Uncanny Avengers #5: Call Me Alex: The Controversy Of Being Human



I was surprised. Really.

I thought sure the internet scuttlebutt on the forums after the release of Uncanny Avengers #5 would be about either Jan’s dispute with Rogue over the placement of Professor X’s portrait in Avengers Mansion vs. a picture of the original Avengers, or (more likely) Rogue’s killing of longtime Avengers villain (and Wonder Man’s brother) the Grim Reaper– and on TV, in public if you will.

So what to my wondering eyes did appear on the boards but diverse opinions on diversity, on Alex’s press conference speech about the derogatory (in Havok’s opinion) term “mutant,” of more especially how the label seems to remove those with the X-gene from the human race.

Now anyone who has read any X-book for any length of time (and especially during the golden Chris Claremont years with stories like “Days of Future Past”) knows how the mutants (sorry, Alex) have suffered as a separate society in America and all over the globe, although I do agree with Wolverine’s earlier statement that there is no such thing as a mutant “community” in the Marvel Universe.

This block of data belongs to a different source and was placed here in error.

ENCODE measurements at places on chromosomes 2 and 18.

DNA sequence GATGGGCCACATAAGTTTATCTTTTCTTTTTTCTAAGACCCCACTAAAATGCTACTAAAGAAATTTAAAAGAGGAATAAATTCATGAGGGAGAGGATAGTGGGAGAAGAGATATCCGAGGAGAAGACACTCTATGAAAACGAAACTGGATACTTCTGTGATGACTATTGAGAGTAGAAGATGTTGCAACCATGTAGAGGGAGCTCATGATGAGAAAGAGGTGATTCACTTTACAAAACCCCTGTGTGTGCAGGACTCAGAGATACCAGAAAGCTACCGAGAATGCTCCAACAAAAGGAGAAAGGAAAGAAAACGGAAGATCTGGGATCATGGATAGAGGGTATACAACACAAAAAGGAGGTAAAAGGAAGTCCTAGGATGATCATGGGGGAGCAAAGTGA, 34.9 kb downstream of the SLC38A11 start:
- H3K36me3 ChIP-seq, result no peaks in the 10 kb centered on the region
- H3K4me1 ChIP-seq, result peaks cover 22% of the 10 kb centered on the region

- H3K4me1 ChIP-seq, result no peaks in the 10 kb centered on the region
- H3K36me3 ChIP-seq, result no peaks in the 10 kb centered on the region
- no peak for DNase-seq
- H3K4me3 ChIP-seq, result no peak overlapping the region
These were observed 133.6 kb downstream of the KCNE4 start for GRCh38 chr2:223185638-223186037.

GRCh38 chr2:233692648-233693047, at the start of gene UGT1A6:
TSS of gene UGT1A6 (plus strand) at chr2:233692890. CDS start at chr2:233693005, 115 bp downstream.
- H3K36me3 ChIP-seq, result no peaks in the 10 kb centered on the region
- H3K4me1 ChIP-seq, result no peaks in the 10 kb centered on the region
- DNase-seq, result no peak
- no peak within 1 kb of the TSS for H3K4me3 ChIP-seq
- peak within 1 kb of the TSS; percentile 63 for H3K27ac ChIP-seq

Xavier’s Dream is for “mutants” to live peacefully alongside the other diverse forms of humanity in peace.

And yet, on the boards, Alex’s statements have taken him from Scott’s poor (maybe obscure) little brother to being termed everything from Superman to Hitler.

As a fellow reviewer said, I cannot speak to individual readers’ opinions on diversity because I am a straight male Caucasian, but I can speak to what Havok was saying because I have known the character since he was created.

In our world, most “minorities” (another offending M word, IMO) have been looked down upon by the extant majority, whether it be in the modern day U.S.or in Africa, where indeed those humans of dark skin also made slaves of neighboring tribesmen of the same skin hue.

In the Marvel Universe, those humans with the X-gene have really not been looked “down upon” so much as looked “up” to, feared and hated because those without said gene may be, like the Kree, at evolution’s end, on the way out as a species.

Or just plain feared and hated.

I think really only Magneto (and maybe the Toad in the early days, lol) believed that “Homo superior” was indeed a separate, superior species. And it may have been just propaganda to Eric himself.

What Alex was saying to the public at large is that he is human and you are human, no matter your genetics, your skin hue or if you open your egg from the bottom or the top.

I am human. You are human.

Don’t call me a straight male Caucasian.

Hey, call me Byron.


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